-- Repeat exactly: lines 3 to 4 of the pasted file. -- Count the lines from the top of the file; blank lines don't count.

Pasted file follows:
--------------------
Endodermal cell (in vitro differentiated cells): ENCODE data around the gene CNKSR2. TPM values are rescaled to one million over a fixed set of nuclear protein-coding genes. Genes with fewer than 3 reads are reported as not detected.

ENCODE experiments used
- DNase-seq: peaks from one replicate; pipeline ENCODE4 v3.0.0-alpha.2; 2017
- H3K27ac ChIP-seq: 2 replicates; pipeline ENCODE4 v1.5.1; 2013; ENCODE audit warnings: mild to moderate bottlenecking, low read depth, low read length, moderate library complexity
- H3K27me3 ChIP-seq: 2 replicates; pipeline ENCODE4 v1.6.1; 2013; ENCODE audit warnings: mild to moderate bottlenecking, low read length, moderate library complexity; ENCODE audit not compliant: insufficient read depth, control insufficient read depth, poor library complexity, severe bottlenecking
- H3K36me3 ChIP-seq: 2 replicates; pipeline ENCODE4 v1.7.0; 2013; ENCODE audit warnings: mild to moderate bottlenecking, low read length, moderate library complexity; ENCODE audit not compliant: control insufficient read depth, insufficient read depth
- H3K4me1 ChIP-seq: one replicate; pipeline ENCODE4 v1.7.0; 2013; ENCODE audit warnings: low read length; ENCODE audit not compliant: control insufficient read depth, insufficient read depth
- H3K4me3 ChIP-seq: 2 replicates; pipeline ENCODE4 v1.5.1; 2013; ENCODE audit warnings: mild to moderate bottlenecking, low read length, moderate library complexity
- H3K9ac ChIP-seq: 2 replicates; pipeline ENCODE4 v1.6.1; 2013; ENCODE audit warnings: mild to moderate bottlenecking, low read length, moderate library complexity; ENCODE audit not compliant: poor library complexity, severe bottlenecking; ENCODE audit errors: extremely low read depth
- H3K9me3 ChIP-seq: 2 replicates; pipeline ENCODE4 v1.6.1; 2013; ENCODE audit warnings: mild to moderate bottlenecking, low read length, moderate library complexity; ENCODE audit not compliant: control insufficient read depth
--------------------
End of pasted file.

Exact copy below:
- DNase-seq: peaks from one replicate; pipeline ENCODE4 v3.0.0-alpha.2; 2017
- H3K27ac ChIP-seq: 2 replicates; pipeline ENCODE4 v1.5.1; 2013; ENCODE audit warnings: mild to moderate bottlenecking, low read depth, low read length, moderate library complexity